Resident Review  |   July 2018
Anesthesiology and Critical Care Medicine in Space: A Clear and Present Need
Article Information
Resident Review
Resident Review   |   July 2018
Anesthesiology and Critical Care Medicine in Space: A Clear and Present Need
ASA Monitor 7 2018, Vol.82, 52-53.
ASA Monitor 7 2018, Vol.82, 52-53.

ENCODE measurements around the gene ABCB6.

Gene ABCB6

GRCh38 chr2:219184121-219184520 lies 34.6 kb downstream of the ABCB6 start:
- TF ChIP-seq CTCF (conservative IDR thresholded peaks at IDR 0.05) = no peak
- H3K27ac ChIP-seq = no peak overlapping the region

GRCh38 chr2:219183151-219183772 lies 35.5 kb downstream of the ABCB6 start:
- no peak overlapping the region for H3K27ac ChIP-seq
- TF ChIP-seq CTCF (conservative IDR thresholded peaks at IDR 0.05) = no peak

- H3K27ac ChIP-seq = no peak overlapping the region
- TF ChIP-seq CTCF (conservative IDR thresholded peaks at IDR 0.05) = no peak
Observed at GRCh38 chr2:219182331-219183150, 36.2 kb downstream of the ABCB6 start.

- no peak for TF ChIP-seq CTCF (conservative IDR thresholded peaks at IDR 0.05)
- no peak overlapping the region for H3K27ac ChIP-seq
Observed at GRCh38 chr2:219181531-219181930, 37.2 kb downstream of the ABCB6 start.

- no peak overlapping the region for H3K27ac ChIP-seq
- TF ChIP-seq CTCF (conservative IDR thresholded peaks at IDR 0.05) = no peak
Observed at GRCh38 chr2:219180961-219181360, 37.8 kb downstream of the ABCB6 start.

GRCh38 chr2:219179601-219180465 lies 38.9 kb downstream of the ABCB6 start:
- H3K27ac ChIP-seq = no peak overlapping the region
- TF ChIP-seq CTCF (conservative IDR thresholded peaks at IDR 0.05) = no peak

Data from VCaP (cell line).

Space is not kind to the human body. Astronauts are subjected to copious radiation, neurological feedback loops are altered and fluid shifts become readily apparent. Removal of a downward venous gradient over time is now thought to lead to intracranial hypertension with consequences resembling those of uncontrolled pseudotumor cerebri for long-duration space missions. Breathing circuits in the spacecraft must be managed to allow for adequate fresh gas flow and CO2 removal while still maintaining allowable engineering parameters. As experts in hemodynamics, breathing mechanics and gas exchange, anesthesiologists are uniquely qualified to understand and manage the complex changes occurring to the human body during spaceflight. These and new challenges will only become more apparent as human space exploration continues to expand and private companies begin offering commercial spaceflight.
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